The Complete Works of Joseph Conrad: Victory

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Doubleday, Page, 1921
 

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Page xv - This bestial apparition and a certain enormous buck nigger encountered in Haiti only a couple of months afterwards, have fixed my conception of blind, furious, unreasoning rage, as manifested in the human animal, to the end of my days. Of the nigger I used to dream for years afterwards.
Page 167 - No, unless by native craft," said Schomberg. Ricardo nodded, satisfied. Both these white men looked on native life as a mere play of shadows. A play of shadows the dominant race could walk through unaffected and disregarded in the pursuit of its incomprehensible aims and needs.
Page 201 - Why are you looking so serious ?" he pursued, and immediately thought that habitual seriousness, in the long run, was much more bearable than constant gaiety. "However, this expression suits you exceedingly," he added, not diplomatically, but because, by the tendency of his taste, it was a true statement. "And as long as I can be certain that it is not boredom which gives you this severe air, I am willing to sit here and look at you till you are ready to go." And this was true. He was still under...
Page 187 - I was not very far from you." "Apparently you were not near enough for me." "You could have called if you wanted me," she said. "And I wasn't so long doing my hair." "Apparently it was too long for me." " Well, you were thinking of me, anyhow. I am glad of it. Do you know, it seems to me, somehow, that if you were to stop thinking of me I shouldn't be in the world at all!
Page 68 - An instrumental uproar, screaming, grunting, whining, sobbing, scraping, squeaking -• :l some kind of lively air; while a grand piano, operated upon by a bony, red-faced woman with bad-tempered nostrils, rained hard notes like hail through the tempest of fiddles.
Page 209 - He was moved by the vibrating quality of the last words. She seemed to be talking low of some wonderful enchantment, in mysterious terms of special significance. He thought that if she only could talk to him in some unknown tongue, she would enslave him altogether by the sheer beauty of the sound, suggesting infinite depths of wisdom and feeling. "But...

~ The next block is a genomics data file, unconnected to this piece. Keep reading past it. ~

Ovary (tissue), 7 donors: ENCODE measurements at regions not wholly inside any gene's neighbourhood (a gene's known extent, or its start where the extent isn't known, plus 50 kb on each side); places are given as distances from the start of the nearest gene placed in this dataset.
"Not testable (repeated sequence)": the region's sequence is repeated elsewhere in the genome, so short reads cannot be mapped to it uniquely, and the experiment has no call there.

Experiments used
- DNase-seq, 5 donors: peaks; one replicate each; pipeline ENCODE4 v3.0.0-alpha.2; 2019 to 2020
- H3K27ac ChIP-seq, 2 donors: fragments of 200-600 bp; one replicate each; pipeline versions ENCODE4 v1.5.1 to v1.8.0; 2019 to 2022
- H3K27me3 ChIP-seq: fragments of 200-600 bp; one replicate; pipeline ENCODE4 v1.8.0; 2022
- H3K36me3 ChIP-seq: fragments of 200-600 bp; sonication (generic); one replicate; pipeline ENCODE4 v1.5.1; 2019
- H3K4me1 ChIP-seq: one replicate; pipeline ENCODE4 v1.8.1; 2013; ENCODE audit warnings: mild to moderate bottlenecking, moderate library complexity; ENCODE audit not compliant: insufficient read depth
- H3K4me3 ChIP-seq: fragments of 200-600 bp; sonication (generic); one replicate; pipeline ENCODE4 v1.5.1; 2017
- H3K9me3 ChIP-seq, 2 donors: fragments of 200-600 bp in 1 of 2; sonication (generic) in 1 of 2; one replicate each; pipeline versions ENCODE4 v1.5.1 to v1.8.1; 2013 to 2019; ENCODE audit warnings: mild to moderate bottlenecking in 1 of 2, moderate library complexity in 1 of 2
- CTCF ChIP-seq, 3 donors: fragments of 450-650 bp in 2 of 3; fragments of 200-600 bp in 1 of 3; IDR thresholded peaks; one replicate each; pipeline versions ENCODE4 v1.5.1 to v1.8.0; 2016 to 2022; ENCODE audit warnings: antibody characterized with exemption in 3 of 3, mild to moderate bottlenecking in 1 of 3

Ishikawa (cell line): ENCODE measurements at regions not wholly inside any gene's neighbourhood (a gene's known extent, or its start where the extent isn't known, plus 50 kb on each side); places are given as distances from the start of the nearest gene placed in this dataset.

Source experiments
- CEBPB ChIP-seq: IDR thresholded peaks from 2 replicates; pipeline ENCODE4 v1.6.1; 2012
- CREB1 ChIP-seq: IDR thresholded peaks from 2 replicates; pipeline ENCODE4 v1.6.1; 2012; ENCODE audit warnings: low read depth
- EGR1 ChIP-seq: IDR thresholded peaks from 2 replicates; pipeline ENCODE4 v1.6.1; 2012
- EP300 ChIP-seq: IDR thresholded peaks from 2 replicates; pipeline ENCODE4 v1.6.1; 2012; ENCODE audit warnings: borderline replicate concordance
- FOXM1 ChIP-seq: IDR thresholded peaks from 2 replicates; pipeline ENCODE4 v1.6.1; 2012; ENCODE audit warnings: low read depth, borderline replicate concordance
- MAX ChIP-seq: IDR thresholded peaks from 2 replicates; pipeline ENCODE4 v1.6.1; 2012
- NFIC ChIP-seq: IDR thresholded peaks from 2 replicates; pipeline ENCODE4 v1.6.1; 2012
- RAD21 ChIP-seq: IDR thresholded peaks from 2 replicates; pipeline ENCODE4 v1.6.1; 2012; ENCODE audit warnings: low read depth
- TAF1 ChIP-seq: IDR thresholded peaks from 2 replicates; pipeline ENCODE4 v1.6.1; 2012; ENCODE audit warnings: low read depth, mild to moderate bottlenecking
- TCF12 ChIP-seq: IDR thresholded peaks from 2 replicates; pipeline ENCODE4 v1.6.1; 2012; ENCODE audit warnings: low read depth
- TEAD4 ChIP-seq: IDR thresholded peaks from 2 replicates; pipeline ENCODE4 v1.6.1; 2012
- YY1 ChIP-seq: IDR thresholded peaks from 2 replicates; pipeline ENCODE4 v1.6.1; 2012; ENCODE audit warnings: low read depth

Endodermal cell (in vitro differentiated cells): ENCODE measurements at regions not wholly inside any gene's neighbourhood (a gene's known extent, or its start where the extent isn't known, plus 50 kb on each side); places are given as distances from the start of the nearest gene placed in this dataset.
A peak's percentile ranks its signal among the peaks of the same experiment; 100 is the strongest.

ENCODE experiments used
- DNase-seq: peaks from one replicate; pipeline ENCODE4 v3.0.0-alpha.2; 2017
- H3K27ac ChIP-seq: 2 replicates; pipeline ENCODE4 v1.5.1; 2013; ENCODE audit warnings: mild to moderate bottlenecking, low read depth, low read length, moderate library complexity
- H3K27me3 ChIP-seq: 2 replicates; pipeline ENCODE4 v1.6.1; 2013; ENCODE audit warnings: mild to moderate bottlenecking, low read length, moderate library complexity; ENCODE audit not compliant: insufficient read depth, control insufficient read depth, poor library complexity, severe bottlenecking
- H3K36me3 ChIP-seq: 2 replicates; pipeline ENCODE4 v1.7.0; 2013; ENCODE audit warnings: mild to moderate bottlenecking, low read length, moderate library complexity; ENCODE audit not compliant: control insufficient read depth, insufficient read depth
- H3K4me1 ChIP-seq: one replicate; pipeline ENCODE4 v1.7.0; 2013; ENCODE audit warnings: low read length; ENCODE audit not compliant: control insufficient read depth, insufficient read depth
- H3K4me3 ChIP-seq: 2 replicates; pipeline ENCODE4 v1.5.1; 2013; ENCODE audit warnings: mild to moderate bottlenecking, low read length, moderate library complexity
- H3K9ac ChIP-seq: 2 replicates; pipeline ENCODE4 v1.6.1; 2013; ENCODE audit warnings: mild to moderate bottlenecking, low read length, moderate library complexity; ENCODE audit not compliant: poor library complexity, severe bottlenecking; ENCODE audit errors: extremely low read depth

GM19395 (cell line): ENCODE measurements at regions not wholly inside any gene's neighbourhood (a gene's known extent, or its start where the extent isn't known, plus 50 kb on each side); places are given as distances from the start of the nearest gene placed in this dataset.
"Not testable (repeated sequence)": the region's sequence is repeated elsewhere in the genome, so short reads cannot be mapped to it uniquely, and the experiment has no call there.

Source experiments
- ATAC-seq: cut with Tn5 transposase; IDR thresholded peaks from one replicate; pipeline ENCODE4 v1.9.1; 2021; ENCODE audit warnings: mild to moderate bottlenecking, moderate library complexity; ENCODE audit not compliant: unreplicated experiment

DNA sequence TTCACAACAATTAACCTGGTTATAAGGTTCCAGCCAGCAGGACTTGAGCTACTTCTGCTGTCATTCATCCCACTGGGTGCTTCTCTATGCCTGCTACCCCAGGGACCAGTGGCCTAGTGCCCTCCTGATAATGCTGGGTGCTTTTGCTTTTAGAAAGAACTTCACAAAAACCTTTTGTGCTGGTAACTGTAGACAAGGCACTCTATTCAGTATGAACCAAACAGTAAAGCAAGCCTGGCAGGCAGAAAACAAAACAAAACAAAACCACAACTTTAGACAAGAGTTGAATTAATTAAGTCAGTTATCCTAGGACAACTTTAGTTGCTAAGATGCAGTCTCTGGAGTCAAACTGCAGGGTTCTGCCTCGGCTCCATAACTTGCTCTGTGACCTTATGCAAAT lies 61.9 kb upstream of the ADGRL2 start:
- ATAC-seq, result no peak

Page 174 - Action — the first thought, or perhaps the first impulse, on earth! The barbed hook, baited with the illusion of progress, to bring out of the lightless void the shoals of unnumbered generations! "And I, the son of my father, have been caught too, like the silliest fish of them all," Heyst said to himself. He suffered. He was hurt by the sight of his own life, which ought to have been a masterpiece of aloofness. He remembered always his last evening with his father. He remembered the thin features,...
Page 175 - That very night he died in his bed, so quietly that they found him in his usual attitude of sleep, lying on his side, one hand under his cheek, and his knees slightly bent. He had not even straightened his legs. His son buried the silenced destroyer of systems, of hopes, of beliefs. He observed that the death of that bitter contemner of life did not trouble the flow of life's stream, where men and women go by thick as dust, revolving and jostling one another like figures cut out of cork and weighted...
Page 103 - Martin Ricardo, secretary. You don't want any more of our history, do you? Eh, what? Occupation? Put down, well — tourists. We've been called harder names before now; it won't hurt our feelings. And that fellow of mine — where did you tuck him away? Oh, he will be all right. When he wants anything he'll take it. He's Peter. Citizen of Colombia, Peter, Pedro — I don't know that he ever had any other name. Pedro, alligator-hunter. Oh, yes — I'll pay his board with the half-caste. Can't help...
Page 90 - Heyst was not conscious of either friends or of enemies. It was the very essence of his life to be a solitary achievement, accomplished not by hermit-like withdrawal with its silence and immobility, but by a system of restless wandering, by the detachment of an impermanent dweller amongst changing scenes. In this scheme he had perceived the means of passing through life without suffering and almost without a single care in the world — invulnerable because elusive.

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